“Live in harmony with one another; do not be haughty (snobbish, high-minded, exclusive), but readily adjust yourself to [people, things] and give yourselves to humble tasks. Never overestimate yourself or be wise in your own conceits.” Romans 12:16 (Amplified Version)
One phrase that my husband has started saying before declaring a statement as fact is, “I could be wrong, but…” This means that he recognizes that there could be room for error.
I’ve thought about this as it relates to my relationship with him.
Who doesn’t like to be wrong? There are some that will argue their point into the ground and won’t admit afterward if they’re wrong.
I don’t want to have strife in my marriage. I don’t want to HAVE to be right.
Let’s break down Romans 12:16 as it relates to marriage:
- Live in harmony with one another. Do not be haughty (snobbish, high minded, exclusive). Harmony is a movement of complementing tones. This can’t happen when there is bitterness and discord. Having to be right causes dissension. “By pride comes nothing but strife.” Prov. 13:10a (NKJV). I can envision noses in the air, fingers wagging, and an ugly scowl on the face. Don’t be that way. It makes a person mean. If you know that you’re absolutely right, do you truly want to throw it in your beloved’s face? A great way to handle it is to wait until the moment passes and come back to it, or better yet…just let it go.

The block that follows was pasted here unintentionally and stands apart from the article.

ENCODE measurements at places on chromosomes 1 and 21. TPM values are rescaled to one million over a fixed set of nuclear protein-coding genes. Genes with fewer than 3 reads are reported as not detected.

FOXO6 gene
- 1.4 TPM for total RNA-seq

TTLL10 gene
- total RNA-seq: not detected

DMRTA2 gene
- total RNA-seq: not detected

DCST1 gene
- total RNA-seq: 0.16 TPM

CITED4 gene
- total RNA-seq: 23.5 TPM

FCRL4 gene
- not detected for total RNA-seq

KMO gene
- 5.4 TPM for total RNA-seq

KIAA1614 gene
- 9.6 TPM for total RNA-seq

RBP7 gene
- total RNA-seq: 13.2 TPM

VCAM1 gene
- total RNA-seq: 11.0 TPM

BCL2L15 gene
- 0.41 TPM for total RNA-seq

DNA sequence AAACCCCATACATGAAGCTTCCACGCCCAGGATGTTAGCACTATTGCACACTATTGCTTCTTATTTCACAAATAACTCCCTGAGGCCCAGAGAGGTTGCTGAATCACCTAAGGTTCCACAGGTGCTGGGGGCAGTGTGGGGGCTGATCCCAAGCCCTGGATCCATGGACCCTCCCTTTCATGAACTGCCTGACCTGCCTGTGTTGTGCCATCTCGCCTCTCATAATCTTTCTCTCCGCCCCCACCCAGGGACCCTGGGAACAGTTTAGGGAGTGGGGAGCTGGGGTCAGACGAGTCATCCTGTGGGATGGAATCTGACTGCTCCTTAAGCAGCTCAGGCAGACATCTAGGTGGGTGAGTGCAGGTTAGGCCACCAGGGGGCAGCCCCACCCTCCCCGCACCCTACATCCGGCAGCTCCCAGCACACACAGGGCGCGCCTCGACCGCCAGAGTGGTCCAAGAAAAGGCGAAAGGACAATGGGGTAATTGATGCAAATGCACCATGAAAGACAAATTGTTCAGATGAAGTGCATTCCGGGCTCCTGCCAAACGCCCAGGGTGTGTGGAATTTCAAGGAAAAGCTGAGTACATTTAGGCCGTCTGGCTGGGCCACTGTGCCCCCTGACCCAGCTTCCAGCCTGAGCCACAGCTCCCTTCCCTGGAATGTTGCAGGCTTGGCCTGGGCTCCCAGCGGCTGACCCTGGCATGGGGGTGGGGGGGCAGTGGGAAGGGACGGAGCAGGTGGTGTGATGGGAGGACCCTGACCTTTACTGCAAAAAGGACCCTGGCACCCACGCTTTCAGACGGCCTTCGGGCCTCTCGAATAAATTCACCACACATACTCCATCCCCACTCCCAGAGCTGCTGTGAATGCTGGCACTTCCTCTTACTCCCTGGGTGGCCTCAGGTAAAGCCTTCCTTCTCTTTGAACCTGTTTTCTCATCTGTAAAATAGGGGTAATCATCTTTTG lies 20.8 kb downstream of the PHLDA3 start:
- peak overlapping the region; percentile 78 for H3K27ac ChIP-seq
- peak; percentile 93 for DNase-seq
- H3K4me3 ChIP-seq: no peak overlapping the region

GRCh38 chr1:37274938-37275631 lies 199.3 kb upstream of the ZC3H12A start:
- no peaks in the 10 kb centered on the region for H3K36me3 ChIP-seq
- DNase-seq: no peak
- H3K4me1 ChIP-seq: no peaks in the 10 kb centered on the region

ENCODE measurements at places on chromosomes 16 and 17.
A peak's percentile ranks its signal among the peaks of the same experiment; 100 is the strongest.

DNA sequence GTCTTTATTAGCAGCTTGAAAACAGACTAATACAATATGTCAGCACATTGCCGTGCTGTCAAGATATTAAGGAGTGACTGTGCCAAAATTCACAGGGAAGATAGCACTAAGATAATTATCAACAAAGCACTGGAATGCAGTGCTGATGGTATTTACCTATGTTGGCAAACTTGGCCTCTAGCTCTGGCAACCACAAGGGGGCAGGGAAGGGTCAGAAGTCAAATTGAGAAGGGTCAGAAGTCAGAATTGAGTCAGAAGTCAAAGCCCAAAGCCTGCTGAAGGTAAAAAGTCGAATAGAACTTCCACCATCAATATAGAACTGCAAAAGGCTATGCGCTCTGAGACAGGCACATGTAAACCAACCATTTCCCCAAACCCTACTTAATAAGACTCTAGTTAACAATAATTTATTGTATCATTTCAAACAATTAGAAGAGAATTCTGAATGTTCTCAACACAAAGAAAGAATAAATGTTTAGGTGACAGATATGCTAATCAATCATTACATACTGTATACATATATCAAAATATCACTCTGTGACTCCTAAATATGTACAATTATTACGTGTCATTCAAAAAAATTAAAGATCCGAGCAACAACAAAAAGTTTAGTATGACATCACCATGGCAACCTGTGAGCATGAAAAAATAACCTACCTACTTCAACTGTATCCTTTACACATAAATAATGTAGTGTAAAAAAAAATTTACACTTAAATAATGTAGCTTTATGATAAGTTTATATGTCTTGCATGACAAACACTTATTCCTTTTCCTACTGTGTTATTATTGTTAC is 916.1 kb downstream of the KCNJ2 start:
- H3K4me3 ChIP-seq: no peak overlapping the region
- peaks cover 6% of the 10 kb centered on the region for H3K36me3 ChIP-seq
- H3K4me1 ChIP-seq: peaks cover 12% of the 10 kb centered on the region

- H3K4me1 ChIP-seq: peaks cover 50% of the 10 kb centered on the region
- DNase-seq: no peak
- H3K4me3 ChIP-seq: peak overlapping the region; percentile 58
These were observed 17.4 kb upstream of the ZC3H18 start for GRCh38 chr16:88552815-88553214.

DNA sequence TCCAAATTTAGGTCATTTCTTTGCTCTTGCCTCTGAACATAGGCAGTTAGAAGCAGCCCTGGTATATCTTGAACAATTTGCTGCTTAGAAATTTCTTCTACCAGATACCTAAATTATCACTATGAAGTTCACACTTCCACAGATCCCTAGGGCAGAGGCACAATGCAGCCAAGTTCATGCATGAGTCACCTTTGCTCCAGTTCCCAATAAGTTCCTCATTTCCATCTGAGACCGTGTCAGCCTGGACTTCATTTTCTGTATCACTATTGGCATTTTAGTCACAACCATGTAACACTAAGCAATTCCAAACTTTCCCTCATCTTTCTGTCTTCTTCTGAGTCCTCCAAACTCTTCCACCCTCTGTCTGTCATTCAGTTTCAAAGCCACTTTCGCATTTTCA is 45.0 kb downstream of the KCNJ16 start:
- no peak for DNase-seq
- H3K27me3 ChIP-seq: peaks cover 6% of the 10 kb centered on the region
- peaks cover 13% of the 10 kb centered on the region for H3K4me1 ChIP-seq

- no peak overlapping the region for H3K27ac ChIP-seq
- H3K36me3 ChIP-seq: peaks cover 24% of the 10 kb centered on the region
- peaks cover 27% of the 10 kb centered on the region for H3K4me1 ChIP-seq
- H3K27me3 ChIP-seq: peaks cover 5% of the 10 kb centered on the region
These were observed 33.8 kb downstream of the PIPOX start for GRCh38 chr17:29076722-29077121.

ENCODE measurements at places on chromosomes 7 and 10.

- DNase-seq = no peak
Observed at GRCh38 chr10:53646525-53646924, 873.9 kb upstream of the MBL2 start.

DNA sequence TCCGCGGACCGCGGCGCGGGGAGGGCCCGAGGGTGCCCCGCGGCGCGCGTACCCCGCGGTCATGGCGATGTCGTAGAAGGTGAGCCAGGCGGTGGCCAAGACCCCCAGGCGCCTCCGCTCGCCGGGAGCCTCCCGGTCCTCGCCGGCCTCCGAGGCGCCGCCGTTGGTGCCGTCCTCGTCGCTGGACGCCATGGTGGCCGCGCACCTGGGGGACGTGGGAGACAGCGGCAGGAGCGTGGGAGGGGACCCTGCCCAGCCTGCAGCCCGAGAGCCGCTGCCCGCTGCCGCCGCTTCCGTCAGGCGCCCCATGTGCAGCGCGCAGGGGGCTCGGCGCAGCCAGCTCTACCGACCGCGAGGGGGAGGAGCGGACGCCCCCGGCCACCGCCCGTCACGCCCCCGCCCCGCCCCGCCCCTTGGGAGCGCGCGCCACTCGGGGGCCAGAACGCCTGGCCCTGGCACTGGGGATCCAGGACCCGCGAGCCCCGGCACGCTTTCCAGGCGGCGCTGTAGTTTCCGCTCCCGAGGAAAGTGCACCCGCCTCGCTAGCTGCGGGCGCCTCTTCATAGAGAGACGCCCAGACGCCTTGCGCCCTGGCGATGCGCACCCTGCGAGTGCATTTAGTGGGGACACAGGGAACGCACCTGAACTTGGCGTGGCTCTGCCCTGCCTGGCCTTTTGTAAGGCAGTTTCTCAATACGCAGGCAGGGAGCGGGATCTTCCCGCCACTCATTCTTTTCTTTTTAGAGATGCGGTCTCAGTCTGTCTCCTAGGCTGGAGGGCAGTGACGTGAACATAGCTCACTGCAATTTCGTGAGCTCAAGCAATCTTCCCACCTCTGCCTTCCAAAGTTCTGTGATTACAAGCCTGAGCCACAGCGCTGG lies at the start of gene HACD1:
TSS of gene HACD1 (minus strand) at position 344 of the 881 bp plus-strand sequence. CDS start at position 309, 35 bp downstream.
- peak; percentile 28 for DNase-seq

- Never overestimate yourself or be wise in your own conceits. No one likes a know-it-all. Yep. I said it! But isn’t it true? Leave space for your spouse to have some input. Their opinion may actually be of great value and give wonderful insight. Practice yielding the floor. Respect and honor them enough to stop and carefully listen. “…in honor giving preference to one another.” Romans 12:10b (NKJV)
I used to struggle with admitting when I was wrong and apologizing when I insisted that I was right. I’ve learned to trust that my husband wouldn’t lord it over me when I submitted my haughtiness and turned over conceit.
I’m becoming okay with saying the same thing that my husband says, “I could be wrong, but…”
I love how the Bible is so practical in instructing our daily lives and our conduct in relationships. The commandment to love one another is pretty cut and dry. There are no back doors to that.
Christ takes it a step further than just saying to love each other. Philippians 2:1-4 beautifully expresses the need for pure motives and submission.
There is joy to be gained when harmony and humility are present. Don’t give that up so easily just for the sake of having to be right.
Kela Nellums is an abundantly loved wife, home-educating momma of 6, mom-in-law and blissfully a grandma. Kela is the founder of Pursuing What Is Excellent. She writes about marriage, family, faith and home education. Her favorite things are consuming copious amounts of coffee, reading, singing, playing family games and traveling. Kela can also be found on Facebook, Pinterest , and Twitter.